US stocks were expected to rise for the third consecutive session on Friday, repairing more of the damage inflicted in January.
A bullish outlook from Microsoft and other upbeat earnings from Caterpillar (NYSE:CAT) and Honeywell (NYSE:HON) helped sentiment.
Investors were also digesting a proposed stimulus plan from Washington and expecting more rate cuts next week when the Federal Reserve meets.
Less than an hour before the opening bell, S&P 500 futures were up 11.6 points at 1,363.80. The contract has traded between a high of 1,366.80 (up 1.1 per cent) and a low of 1,353.60 (up 0.1 per cent om the day).
The S&P 500 index closed up 1 per cent at 1,352.07 on Thursday, down 7.9 per cent in 2008.
Nasdaq futures were up 26 points at 1,863 in the pre-market on Friday.
The Nasdaq 100 rose 2.1 per cent on Thursday, clipping its loss this month to 11 per cent. The Composite rose 1.9 per cent to 2,360.92.
The mood in technology was boosted late on Thursday, when Microsoft beat fiscal second quarter earnings estimates and raised guidance. In pre-market trade, the stock was up 5.1 per cent after a rise of 4.1 per cent to $33.25 in regular trade on Thursday.
Futures for the Dow Jones Industrial Average were up 65 points at 12,430. The Dow gained 0.5 per cent to close at 12,378.61 on Thursday, paring its loss since the start of the year to a fall of 6.7 per cent.
In earnings news, Caterpillar said fourth-quarter net income rose 11 per cent, buoyed by international growth. However, the heavy equipment maker said it expects "recessionary conditions" in parts of the US will persist. The stock was up 2.9 per cent as Caterpillar reiterated its 2008 outlook.
Meanwhile, Honeywell reported 18 per cent growth quarterly net income, boosted by its aerospace division. The industrial blue chip, however warned that the global economy would soften in 2008.
As stocks have extended their recovery this week, the mood in government bonds has also sharply reversed.
The yield on the two-year note was trading at 2.32 per cent early on Friday, up from 1.84 per cent on Wednesday.
"The recent rise in yields and flattening of the curve has merely partially undone the panic price action early in the week and does not change our fundamental view of the situation that economic slowing and mounting financial market losses will allow yields to test lower and the curve steeper," said TJ Marta, fixed income strategist at RBC Capital Markets.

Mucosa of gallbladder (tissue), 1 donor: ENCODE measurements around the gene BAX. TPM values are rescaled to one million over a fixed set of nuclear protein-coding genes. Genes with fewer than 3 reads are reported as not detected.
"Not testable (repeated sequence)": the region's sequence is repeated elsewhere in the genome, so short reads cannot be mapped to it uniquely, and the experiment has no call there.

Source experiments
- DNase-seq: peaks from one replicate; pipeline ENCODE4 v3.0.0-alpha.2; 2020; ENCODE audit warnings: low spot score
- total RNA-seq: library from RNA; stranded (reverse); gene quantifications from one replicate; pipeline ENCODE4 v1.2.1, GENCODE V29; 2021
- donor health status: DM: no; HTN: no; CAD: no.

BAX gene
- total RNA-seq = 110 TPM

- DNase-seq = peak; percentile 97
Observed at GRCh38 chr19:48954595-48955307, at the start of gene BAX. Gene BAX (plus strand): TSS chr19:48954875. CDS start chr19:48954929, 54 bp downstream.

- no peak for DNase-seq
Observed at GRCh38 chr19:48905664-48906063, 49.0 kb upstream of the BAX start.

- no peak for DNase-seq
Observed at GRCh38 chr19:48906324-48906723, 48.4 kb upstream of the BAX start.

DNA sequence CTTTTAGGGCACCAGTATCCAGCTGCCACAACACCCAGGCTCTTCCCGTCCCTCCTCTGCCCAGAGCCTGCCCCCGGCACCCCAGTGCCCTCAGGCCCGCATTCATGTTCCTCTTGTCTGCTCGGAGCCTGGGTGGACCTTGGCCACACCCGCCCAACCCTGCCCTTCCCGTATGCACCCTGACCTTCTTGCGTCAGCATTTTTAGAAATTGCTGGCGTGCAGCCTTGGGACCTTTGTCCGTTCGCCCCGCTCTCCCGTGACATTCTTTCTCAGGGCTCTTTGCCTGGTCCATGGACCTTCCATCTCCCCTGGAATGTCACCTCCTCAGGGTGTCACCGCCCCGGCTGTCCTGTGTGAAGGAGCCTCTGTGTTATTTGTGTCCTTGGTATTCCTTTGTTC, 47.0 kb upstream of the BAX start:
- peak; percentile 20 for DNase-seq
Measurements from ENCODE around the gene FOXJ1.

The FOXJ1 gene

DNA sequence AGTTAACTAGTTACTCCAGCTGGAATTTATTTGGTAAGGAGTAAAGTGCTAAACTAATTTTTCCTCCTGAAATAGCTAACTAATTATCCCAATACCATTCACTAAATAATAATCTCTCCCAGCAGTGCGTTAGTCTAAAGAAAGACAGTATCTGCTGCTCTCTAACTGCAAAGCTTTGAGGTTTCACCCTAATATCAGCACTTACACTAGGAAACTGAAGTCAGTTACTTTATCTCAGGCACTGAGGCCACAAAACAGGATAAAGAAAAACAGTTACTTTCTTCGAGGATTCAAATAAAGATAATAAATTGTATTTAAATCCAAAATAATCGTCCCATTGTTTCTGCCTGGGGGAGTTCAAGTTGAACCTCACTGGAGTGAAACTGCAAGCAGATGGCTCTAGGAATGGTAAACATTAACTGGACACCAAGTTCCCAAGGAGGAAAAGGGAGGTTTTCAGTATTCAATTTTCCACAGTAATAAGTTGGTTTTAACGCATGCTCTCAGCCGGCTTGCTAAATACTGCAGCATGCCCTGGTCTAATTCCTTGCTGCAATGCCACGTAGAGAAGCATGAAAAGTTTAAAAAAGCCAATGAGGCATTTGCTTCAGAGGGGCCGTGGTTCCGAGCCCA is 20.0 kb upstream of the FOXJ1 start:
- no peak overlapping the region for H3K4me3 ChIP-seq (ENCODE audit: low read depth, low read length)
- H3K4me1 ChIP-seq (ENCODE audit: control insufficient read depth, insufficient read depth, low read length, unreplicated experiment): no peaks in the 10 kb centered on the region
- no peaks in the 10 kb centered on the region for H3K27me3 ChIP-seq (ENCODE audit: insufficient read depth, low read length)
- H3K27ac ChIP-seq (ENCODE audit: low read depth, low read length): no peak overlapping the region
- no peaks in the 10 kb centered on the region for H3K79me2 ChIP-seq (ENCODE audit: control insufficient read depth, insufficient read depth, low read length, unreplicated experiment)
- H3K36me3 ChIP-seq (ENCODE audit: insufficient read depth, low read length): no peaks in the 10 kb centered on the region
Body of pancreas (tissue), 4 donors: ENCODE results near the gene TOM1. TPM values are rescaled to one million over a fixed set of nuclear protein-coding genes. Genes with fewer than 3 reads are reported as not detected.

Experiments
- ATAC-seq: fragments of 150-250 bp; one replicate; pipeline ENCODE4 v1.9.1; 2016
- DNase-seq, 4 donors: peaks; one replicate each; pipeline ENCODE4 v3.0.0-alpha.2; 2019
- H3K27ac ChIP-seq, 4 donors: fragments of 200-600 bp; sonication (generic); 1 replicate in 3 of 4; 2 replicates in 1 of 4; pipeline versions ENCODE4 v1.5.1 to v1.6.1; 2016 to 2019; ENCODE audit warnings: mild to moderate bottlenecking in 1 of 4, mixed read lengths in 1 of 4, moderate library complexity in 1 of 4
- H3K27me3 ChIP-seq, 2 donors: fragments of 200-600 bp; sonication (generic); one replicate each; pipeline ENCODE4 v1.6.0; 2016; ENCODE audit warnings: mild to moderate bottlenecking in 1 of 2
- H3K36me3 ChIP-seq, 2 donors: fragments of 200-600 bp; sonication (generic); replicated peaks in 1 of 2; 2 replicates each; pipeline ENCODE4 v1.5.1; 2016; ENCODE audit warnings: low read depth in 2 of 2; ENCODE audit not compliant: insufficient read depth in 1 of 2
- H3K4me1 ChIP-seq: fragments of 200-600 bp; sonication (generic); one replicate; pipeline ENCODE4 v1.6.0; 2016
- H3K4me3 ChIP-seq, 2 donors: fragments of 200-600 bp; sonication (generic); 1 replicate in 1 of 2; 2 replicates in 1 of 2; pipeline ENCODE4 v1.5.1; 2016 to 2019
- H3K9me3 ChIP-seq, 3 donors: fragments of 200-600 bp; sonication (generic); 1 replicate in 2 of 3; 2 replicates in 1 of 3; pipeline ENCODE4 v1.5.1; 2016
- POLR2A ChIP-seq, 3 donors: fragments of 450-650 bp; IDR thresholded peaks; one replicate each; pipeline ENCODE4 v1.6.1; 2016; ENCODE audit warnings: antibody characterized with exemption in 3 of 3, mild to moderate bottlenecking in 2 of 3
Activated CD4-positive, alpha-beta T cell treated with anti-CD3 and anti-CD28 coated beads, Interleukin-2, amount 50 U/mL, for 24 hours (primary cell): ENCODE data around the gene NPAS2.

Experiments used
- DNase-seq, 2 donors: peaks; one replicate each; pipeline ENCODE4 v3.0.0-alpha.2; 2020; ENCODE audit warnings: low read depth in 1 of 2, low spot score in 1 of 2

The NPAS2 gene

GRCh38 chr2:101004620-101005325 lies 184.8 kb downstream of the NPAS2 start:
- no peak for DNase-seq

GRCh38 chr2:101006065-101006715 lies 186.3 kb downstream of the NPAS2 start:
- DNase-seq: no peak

Interest rate futures priced in a Federal funds rate of 3.12 per cent by the end of the month, after being below 2.90 per cent earlier this week.
The dollar was firmer against major currencies early in New York, up 0.5 per cent at Y107.68 versus the Japanese yen and higher by 0.4 per cent at $1.47 against the euro.
In commodities, gold jumped on Friday to a new all-time high above $920 a troy ounce as mining companies in South Africa, the world's second largest producer, halted their operations because acute power shortages.
Wall Street's bets of further US interest rates cut, the weakness of the US dollar and rising oil prices above $90 a barrel also are contributing to the precious metal rally, traders in London said.
Spot bullion in London rose to a record of $921.30 an ounce, well above the peak of $914 an ounce set earlier this month.
US crude oil was trading up 87 cents at $90.28 a barrel.
Over in Europe, stocks were firm ahead of the open on Wall Street. The FTSE Eurofirst 300 index was 1.6 per cent higher. In London the FTSE 100 was trading up 1.1 per cent, the Cac-40 was also higher by 1.1 per cent, while in Germany the Dax was up 2.1 per cent.
In overnight trading, Asian equity markets closed sharply higher, led by a 6.7 per cent rally in Hong Kong. Australia's bourse rallied 5 per cent and Japan's Nikkei 225 index jumped 4.1 per cent.